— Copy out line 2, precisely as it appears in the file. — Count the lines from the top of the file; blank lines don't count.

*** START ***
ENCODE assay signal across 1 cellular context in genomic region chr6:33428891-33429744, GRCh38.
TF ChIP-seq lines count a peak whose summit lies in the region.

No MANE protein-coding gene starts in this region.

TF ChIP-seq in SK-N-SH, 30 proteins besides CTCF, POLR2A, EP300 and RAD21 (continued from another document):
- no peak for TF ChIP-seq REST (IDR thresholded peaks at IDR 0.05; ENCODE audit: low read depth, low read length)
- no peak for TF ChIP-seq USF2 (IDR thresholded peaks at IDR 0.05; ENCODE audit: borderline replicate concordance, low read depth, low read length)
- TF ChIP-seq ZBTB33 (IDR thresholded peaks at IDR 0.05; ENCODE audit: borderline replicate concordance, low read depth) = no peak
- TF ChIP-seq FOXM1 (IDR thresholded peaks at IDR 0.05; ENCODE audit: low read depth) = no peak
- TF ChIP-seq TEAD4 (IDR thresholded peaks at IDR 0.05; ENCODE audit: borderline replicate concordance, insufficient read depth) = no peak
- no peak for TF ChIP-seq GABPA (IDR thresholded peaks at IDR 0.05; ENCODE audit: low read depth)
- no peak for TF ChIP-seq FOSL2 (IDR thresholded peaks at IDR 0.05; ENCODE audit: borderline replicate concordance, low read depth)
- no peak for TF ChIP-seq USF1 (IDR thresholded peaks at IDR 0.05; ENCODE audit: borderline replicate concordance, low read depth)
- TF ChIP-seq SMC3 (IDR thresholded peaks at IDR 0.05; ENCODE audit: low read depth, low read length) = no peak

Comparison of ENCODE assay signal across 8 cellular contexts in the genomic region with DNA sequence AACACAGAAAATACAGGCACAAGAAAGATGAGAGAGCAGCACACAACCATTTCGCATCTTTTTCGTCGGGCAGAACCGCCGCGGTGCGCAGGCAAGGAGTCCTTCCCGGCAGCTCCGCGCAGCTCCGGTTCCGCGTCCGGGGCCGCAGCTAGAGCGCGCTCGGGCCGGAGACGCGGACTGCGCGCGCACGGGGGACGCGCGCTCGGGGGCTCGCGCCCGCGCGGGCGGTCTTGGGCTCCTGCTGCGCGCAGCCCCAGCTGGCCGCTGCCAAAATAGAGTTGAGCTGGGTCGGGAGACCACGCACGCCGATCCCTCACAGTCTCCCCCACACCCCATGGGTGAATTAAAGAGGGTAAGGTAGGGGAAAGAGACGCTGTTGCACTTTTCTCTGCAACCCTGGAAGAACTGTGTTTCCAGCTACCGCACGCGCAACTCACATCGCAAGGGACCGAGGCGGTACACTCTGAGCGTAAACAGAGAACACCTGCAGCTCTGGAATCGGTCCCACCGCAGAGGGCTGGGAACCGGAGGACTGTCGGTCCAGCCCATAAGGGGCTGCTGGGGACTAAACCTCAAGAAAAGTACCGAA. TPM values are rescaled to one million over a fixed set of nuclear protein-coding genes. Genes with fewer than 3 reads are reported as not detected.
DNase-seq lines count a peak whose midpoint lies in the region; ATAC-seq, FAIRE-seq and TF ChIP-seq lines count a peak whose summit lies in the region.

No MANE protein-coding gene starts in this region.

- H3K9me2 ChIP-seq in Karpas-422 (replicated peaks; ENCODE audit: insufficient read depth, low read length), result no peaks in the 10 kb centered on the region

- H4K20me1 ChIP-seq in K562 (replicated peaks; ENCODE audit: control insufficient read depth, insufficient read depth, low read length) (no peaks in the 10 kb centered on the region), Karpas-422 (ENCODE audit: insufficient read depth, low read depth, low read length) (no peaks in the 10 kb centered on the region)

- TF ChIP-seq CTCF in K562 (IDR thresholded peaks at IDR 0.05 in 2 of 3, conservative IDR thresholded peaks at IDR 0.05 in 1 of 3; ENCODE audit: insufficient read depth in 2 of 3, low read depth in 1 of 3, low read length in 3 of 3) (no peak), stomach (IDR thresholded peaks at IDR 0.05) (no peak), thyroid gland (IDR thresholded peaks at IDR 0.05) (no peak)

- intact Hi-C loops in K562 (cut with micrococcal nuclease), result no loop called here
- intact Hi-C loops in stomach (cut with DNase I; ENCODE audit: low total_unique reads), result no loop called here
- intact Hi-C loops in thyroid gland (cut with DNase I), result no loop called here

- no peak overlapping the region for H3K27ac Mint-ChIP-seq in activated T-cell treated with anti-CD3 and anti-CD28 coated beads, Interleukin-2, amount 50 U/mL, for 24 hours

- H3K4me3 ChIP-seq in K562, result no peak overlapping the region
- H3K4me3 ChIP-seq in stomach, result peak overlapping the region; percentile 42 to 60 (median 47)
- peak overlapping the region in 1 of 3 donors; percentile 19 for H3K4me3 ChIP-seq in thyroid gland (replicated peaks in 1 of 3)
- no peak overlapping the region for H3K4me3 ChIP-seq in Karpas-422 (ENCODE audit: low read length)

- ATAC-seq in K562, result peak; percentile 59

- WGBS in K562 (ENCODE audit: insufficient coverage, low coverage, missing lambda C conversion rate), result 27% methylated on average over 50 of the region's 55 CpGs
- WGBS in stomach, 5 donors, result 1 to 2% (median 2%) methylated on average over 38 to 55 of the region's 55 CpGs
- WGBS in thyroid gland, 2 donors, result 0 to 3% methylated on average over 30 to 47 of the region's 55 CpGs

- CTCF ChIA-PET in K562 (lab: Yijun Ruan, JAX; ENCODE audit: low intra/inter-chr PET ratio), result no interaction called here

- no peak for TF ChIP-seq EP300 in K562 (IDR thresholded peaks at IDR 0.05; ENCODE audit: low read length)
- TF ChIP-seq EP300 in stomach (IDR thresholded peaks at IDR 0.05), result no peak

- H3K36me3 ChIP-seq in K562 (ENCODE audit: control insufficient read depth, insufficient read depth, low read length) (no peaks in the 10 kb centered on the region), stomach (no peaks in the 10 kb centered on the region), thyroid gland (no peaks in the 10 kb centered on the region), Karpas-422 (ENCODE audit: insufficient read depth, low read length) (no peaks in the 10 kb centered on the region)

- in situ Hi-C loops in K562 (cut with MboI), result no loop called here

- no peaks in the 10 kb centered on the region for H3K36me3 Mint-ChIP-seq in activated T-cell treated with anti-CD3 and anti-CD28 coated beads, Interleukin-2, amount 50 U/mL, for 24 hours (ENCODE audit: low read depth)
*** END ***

TF ChIP-seq lines count a peak whose summit lies in the region.